The team of Los Angeles County sheriff’s deputies cruises the 5 Freeway, stopping motorists on the Grapevine in search of cars carrying drugs.
They’ve worked the mountain pass in Southern California since 2012 and boast a large haul: more than a ton of methamphetamine, 2 tons of marijuana, 600 pounds of cocaine, millions of dollars in suspected drug money and more than 1,000 arrests.
But behind those impressive numbers are some troubling ones.
More than two-thirds of the drivers pulled over by the Domestic Highway Enforcement Team were Latino, according to a Times analysis of Sheriff’s Department data. And sheriff’s deputies searched the vehicles of more than 3,500 drivers who turned out to have no drugs or other illegal items, the analysis found. The overwhelming majority of those were Latino.
Several of the team’s big drug busts have been dismissed in federal court as the credibility of some deputies came under fire and judges ruled that deputies violated the rights of motorists by conducting unconstitutional searches.
The Times analyzed data from every traffic stop recorded by the team from 2012 through the end of last year — more than 9,000 stops in all — and reviewed records from hundreds of court cases. Among its findings:
Latino drivers accounted for 69% of the deputies’ stops. Officers from the California Highway Patrol, mainly policing traffic violations on the same section of freeway, pulled over nearly 378,000 motorists during the same period; 40% of them were Latino.
Two-thirds of Latinos who were pulled over by the Sheriff’s Department team had their vehicles searched, while cars belonging to all other drivers were searched less than half the time.
Three-quarters of the team’s searches came after deputies asked motorists for consent rather than having evidence of criminal behavior. Several legal scholars said such a high rate of requests for consent is concerning because people typically feel pressured to allow a search or are unaware they can refuse.
Though Latinos were much more likely to be searched, deputies found drugs or other illegal items in their vehicles at a rate that was not significantly higher than that of black or white drivers.
How a team of L.A. County sheriff’s deputies stops Latino drivers at a disproportionate rate
The L.A. County Sheriff’s Department said that racial profiling “plays no role” in the deputies’ work and that they base their stops only on a person’s driving and other impartial factors.
“The [team] has removed tens of millions of dollars’ worth of illegal narcotics from circulation, including heroin, methamphetamine, cocaine and fentanyl,” the department said in a statement responding to The Times’ analysis. “A recent arrest involved the seizure of approximately 10,000 Oxycodone tablets, a small dent in the opioid addiction crisis that has enveloped our nation.”
A Sheriff’s Department spokeswoman declined interview requests to discuss The Times’ specific findings. The department would not say whether it has conducted its own analysis of the deputies’ stops.
Sheriff’s Department officials said the team was launched as a response to a spate of drug overdoses in the Santa Clarita area. Similar units operate around the country as part of a federal program designed to use local and federal law enforcement agencies to combat drug trafficking.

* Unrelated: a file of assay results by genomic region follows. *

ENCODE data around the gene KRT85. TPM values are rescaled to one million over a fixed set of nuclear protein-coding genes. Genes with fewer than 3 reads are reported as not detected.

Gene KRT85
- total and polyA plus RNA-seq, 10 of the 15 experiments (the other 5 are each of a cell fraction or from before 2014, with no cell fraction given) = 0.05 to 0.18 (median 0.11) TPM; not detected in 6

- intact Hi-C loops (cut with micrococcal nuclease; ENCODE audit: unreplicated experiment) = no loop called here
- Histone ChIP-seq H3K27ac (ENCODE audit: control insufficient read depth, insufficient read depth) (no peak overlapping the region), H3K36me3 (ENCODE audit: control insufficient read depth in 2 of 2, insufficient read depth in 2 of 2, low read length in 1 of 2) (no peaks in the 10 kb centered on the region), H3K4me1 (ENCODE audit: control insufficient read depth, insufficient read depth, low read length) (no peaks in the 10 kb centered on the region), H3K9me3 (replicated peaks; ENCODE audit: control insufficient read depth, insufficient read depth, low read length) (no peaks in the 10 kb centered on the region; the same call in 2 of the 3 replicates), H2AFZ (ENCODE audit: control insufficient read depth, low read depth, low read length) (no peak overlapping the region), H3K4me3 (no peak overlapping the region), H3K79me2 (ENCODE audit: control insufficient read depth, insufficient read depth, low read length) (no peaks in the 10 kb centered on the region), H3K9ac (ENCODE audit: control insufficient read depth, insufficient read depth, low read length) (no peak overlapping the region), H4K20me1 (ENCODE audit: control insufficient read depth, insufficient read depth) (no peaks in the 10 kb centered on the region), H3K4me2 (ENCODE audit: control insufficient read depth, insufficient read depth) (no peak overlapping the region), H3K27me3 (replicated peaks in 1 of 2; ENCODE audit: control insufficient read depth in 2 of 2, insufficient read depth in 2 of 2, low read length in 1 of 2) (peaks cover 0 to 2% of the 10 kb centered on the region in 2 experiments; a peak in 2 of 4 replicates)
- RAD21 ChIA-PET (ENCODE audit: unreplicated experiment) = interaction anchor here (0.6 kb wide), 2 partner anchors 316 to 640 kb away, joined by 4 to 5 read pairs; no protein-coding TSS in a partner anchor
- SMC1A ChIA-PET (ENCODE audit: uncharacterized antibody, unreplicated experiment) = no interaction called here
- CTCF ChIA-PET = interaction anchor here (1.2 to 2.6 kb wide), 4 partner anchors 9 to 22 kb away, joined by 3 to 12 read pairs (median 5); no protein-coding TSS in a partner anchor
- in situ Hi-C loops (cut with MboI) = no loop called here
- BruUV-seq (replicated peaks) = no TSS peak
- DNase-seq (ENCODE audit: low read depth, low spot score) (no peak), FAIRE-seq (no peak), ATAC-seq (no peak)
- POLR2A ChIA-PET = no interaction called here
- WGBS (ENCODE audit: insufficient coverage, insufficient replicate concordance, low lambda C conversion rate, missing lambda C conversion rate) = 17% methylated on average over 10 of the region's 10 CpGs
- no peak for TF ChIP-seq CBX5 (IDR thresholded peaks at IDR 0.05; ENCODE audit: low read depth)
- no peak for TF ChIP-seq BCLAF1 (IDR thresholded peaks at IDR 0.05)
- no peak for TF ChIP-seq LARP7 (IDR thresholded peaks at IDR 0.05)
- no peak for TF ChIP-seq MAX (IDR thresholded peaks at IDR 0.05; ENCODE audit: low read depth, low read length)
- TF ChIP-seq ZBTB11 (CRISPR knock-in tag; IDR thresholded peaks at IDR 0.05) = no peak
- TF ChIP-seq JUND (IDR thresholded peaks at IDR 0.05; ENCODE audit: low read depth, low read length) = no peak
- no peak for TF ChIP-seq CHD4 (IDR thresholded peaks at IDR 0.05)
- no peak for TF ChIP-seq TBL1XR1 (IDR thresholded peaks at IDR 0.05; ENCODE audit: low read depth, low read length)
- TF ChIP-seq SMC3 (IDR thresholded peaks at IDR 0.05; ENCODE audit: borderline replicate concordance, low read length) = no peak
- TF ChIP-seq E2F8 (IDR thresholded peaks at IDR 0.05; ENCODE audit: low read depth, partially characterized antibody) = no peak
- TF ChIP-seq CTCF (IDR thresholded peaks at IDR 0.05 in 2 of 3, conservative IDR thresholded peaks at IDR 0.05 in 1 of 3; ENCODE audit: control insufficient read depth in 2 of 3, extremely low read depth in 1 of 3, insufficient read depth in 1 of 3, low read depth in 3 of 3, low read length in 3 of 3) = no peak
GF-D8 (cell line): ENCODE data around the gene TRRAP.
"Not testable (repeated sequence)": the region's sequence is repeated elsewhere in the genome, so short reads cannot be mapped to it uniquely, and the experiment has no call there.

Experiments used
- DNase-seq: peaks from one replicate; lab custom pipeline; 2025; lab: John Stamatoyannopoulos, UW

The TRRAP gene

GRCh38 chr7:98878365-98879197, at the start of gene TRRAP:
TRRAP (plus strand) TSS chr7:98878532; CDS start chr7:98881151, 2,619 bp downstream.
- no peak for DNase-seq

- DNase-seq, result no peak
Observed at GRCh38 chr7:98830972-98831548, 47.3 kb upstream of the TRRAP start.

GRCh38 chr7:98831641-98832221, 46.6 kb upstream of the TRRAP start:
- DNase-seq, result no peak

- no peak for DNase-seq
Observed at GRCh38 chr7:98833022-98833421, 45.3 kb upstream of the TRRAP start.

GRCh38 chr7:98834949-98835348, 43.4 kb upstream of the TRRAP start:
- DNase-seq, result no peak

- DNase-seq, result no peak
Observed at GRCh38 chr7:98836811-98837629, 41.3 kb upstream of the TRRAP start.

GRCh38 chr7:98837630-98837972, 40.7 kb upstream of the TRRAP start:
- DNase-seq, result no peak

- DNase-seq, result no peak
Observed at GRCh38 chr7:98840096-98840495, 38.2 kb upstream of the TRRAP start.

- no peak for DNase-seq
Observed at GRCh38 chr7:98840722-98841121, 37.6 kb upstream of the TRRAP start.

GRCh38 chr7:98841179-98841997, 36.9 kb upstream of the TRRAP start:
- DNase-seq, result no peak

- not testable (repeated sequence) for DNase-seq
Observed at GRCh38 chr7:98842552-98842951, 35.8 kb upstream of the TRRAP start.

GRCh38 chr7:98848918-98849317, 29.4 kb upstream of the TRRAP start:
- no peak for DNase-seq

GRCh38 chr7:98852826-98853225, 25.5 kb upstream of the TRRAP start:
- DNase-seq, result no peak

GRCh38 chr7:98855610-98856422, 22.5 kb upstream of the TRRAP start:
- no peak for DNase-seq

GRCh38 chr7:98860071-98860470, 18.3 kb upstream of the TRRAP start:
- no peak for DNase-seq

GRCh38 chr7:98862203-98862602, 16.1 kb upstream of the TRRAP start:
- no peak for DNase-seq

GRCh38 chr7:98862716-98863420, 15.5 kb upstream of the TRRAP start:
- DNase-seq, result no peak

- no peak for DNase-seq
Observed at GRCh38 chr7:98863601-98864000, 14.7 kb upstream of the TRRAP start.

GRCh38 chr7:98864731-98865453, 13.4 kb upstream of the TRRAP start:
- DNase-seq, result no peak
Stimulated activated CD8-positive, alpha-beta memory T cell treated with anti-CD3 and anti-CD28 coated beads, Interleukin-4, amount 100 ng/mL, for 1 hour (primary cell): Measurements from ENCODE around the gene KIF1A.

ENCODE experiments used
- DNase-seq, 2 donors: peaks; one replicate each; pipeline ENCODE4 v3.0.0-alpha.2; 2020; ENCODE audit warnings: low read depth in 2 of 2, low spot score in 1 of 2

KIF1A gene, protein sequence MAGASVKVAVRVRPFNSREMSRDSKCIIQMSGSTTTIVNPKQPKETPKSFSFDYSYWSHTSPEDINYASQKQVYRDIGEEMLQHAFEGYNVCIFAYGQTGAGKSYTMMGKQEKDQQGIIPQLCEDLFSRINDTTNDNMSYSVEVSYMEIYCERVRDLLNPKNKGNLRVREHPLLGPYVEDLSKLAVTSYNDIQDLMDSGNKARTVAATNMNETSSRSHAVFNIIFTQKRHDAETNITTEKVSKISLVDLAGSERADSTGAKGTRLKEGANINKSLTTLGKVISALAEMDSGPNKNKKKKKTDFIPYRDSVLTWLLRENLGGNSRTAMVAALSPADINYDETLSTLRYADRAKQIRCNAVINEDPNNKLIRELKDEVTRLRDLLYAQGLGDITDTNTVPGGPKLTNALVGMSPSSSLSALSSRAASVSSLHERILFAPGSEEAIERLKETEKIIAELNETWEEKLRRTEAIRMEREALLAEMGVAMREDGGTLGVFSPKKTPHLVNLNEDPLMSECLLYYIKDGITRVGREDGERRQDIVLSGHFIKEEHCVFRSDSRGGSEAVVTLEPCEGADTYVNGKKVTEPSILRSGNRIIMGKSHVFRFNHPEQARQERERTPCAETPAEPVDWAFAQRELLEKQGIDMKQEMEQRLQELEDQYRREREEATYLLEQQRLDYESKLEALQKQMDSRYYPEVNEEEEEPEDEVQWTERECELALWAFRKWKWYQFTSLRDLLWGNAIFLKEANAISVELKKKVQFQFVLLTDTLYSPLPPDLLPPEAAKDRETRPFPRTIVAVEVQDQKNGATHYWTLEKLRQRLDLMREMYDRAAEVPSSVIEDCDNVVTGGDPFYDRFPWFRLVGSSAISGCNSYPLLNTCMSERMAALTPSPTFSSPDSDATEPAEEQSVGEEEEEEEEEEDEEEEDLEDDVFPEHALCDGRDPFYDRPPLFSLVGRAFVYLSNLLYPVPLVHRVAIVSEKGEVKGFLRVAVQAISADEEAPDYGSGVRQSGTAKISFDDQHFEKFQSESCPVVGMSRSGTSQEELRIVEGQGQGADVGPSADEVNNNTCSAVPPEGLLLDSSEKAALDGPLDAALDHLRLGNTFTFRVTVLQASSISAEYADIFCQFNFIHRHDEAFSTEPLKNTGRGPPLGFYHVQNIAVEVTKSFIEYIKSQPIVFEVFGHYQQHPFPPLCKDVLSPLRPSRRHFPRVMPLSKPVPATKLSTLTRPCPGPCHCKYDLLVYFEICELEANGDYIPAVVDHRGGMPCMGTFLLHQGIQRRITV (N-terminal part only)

In December, Sheriff Jim McDonnell heaped praise on the team, ticking off its accomplishments in a lengthy statement. “The importance of this mission cannot be overstated,” the sheriff said.
But several legal and law enforcement experts said the department’s own records strongly suggest the deputies are violating the civil rights of Latinos by racially profiling, whether intentionally or not.
“When they say, ‘We’re getting all these drugs out of here,’ they are not taking into account the cost,” said David Harris, a law professor at the University of Pittsburgh who studies racial profiling by police. “They are sacrificing their own legitimacy in the community as a whole and the Latino community in particular.”
Kimberly Fuentes, research director for the California League of United Latin American Citizens, described The Times’ findings as “extremely disturbing and troubling” and said the advocacy organization would demand a meeting with Sheriff’s Department officials.
“These findings risk tarnishing any trust between the Sheriff’s Department and the Latino community,” Fuentes said.
‘Looking for a defeated expression’
On a recent morning, Deputy John Leitelt wound his way up the Grapevine.
The shift had been uneventful. Leitelt had stopped several vehicles, but he quickly cut the drivers loose after exchanging a few words and seeing nothing suspicious.
He had spent an extra few minutes with a Latina motorist he stopped for an expired registration. When Leitelt learned she was traveling to Fresno to visit a friend, he asked where she would be staying. When she said she hadn’t yet made a reservation, he would say afterward, he was suspicious.
He asked whether he could squeeze a large stuffed toy dog sitting in the passenger seat. She agreed, and Leitelt then asked whether he could look in the trunk. Inside was a small suitcase, and Leitelt decided she was telling the truth. He thanked the woman and let her go.
Later, Leitelt explained that he carefully studies a motorist’s reaction when he asks for permission to search their car. “I’m looking for a defeated expression,” he said.
Leitelt, a deputy for 18 years, joined the highway team at its start. He and the team’s three other deputies — all white men — typically work alone in marked SUVs. Their terrain spans the roughly 40 miles of freeway from the border with Kern County to just south of Santa Clarita.
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